Writing in 1961, the Brelands reflected that "when we began this work, it was our aim to see if science would work beyond the laboratory, to determine if animal psychology could stand on its own feet as an engineering discipline." Thirty-eight animal species, totaling more than 6,000 individual animals, had been "conditioned," boasted the authors, "and we have dared to tackle such unlikely subjects as reindeer, cockatoos, raccoons, porpoises and whales."

Though military contracts were only a portion of their overall work, ABE's role in secretly training animals for military service was important. Tom Vanderbilt, writing in Smithsonian magazine, has noted that the Brelands "promised an entirely new level of sophistication, as if James Bond's Q had met Marlin Perkins."

Much of the success of ABE's military training was due to the work of Bob Bailey, a zoologist and chemist whom the Brelands met when he was in charge of marine mammal training for the U.S. Navy. While information on ABE's work with the military is still classified, we do know that dolphins were trained to perform a number of tasks, including rescuing loss sailors. Bailey was impressed by the natural sleuthing abilities of ravens, but he took particular pride in his "acoustic kitty," a cat which was wired with a transmitter and which was especially good at working parties. The animal spies were usually smuggled via diplomatic pouches.

ABE had enough military business to warrant building a movie set-like town of false-fronted buildings where animals could be trained to investigate specific urban locations. Ravens were trained to plant listening devices. Bailey recalled later that he worked with the U.S. Army at Fort Bragg, N.C., to train pigeons to fly ahead of advancing columns and signal the presence of enemies -- the "squab squad," as it was unofficially known.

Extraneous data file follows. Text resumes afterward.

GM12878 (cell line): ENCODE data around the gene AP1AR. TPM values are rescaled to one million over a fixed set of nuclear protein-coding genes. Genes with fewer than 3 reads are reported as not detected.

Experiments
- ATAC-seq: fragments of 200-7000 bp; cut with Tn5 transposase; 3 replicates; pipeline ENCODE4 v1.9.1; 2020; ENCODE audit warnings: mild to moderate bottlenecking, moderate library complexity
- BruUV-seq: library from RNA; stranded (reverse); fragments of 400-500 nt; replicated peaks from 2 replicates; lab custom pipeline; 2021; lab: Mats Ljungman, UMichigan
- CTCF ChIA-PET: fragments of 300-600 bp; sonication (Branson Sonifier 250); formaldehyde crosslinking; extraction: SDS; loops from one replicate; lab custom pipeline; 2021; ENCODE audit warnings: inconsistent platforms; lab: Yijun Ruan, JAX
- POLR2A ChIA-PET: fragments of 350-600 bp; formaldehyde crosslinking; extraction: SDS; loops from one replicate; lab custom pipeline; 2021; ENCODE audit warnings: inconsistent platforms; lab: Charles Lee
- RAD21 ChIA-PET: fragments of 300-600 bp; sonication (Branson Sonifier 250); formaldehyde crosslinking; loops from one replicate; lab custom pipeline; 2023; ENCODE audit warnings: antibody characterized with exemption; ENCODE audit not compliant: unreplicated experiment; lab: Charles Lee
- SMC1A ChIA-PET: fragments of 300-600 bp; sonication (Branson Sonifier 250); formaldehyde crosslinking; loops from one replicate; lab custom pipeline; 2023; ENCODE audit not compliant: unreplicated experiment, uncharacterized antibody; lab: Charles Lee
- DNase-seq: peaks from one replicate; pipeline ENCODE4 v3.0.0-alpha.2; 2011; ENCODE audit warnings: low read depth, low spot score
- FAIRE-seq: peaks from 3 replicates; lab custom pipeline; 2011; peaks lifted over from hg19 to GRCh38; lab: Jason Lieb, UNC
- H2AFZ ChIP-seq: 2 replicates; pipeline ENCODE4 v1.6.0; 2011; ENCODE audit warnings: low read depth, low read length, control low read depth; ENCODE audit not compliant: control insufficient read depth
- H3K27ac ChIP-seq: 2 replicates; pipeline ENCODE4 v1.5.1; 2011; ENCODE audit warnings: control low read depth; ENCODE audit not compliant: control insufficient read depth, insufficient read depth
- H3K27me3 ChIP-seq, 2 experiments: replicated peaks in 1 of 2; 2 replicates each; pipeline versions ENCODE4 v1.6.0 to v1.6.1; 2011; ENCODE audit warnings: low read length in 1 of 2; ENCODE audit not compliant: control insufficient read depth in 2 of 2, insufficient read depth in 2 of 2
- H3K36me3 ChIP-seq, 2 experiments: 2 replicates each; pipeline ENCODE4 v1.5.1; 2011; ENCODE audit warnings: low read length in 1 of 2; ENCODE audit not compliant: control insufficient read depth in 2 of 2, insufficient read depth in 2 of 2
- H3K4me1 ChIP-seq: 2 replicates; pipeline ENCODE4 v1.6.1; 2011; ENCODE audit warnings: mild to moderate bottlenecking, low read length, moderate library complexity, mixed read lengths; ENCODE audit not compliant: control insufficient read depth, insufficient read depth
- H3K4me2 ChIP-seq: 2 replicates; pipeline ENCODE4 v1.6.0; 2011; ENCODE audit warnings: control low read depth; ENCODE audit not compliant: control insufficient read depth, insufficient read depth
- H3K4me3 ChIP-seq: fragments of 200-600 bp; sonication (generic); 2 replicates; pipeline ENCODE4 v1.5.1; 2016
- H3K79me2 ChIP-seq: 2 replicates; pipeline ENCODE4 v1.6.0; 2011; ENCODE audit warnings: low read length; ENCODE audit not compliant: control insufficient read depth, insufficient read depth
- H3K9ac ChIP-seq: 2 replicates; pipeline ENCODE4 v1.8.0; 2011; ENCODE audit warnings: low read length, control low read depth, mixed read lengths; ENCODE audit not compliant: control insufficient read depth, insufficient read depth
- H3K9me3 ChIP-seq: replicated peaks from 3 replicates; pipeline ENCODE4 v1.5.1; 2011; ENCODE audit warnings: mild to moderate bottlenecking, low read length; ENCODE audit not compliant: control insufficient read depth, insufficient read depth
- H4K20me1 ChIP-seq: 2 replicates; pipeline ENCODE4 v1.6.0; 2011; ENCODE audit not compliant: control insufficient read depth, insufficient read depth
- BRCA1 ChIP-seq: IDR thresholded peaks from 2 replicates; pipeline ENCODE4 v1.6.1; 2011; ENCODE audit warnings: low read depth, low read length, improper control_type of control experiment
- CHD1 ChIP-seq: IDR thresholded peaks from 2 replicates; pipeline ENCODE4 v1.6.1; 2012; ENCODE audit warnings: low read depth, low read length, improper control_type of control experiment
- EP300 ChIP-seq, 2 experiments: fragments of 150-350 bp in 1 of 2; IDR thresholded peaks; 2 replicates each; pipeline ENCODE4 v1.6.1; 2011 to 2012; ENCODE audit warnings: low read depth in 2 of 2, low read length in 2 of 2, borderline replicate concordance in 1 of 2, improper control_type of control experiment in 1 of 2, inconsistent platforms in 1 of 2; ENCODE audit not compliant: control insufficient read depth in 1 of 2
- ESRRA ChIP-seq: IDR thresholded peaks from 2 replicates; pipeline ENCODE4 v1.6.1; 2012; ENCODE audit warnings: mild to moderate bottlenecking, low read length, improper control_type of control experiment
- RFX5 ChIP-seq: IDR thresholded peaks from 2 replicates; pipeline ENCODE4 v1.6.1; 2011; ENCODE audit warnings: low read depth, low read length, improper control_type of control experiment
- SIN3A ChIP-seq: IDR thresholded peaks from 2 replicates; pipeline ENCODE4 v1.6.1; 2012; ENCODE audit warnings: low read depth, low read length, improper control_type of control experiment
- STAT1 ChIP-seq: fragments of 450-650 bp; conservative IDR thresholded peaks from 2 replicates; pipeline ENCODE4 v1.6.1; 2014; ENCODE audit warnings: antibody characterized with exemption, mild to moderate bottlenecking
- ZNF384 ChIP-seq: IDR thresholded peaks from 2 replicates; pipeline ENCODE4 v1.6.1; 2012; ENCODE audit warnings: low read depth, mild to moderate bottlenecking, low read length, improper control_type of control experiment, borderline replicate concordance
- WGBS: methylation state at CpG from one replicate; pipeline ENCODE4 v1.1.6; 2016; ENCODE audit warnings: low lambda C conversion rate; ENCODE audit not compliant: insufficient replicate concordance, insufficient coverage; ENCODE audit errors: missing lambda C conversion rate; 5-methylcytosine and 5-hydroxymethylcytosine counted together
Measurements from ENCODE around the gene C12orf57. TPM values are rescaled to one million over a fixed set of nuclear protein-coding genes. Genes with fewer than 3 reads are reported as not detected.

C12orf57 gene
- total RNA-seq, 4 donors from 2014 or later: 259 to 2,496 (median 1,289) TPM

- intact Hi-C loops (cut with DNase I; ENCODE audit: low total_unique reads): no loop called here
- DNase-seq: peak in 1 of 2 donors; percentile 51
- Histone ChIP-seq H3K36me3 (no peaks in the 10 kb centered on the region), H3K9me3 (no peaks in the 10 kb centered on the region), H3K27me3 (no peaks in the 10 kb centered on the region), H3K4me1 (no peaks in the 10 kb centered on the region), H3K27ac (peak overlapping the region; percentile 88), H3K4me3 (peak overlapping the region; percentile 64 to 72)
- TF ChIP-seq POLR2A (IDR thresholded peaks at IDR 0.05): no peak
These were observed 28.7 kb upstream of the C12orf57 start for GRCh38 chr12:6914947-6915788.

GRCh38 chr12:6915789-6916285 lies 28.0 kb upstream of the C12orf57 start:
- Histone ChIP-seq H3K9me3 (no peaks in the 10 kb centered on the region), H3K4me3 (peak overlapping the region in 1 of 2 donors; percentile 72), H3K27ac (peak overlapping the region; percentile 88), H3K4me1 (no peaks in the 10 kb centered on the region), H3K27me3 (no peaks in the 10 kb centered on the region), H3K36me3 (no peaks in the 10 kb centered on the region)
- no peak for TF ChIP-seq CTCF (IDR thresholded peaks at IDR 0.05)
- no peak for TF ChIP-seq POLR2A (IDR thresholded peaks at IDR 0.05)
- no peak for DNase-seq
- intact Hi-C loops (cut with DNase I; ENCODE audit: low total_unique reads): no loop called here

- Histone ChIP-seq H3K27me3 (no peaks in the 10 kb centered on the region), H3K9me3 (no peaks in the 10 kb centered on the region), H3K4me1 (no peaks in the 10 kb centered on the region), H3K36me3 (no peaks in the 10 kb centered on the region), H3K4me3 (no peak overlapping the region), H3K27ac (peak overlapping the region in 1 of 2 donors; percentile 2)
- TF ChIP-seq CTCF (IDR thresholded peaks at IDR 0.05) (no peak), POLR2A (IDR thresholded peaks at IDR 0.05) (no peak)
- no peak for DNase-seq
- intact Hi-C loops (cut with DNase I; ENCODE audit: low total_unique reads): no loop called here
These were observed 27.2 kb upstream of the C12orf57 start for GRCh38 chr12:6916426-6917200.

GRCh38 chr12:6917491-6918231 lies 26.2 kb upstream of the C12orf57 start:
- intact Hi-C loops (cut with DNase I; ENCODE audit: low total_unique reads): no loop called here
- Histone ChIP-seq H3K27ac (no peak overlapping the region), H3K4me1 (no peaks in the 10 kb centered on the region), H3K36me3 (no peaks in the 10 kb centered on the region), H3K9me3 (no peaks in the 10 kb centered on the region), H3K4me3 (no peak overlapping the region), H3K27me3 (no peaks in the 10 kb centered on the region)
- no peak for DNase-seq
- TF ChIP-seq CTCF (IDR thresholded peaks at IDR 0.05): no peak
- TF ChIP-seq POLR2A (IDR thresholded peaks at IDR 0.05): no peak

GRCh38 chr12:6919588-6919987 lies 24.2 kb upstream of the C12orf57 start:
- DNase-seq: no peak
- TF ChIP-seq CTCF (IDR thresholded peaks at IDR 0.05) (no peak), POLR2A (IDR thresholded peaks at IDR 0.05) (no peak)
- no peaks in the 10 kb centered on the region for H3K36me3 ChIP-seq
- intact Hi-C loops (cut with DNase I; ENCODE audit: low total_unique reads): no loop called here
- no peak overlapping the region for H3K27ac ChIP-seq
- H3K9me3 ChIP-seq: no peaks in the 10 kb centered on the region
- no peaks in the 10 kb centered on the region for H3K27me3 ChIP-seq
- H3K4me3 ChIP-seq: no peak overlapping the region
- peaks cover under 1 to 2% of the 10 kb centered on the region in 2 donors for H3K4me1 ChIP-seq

In 1965 Keller Breland died of a heart attack, and his widow became president of ABE. In 1976 she married Bob Bailey, and their work continued.

In 1978, over three decades after leaving graduate school, Marian completed her doctorate at the University of Arkansas in experimental psychology. Returning to academia in 1981, she became professor of psychology at Henderson State University in Arkadelphia, though she remained as president of ABE. She was a popular professor, and she did not retire until 1998 at the age of 78. She died in 2001. Her widower continued the family's work. Henderson State University established a scholarship honoring Mrs. Breland in 2003.

The I.Q. Zoo closed in 1990, and periodic attempts to open new ones have failed. But the professional reputations of Keller and Mariam Breland, as well as Bob Bailey, have been enhanced greatly due to the enthusiastic work of two University of Central Arkansas psychologists. Art Gillaspy and Elson Bihm have collected the papers of the Brelands and created an exhibit at the Archives of the History of American Psychology in Akron, Ohio.

By the way, that beluga whale is still hanging out in a Norwegian port, which has prompted some locals to speculate that it is seeking asylum.

Tom Dillard is a historian and retired archivist living near Glen Rose in Hot Spring County. Email him at

NAN Profiles on 05/12/2019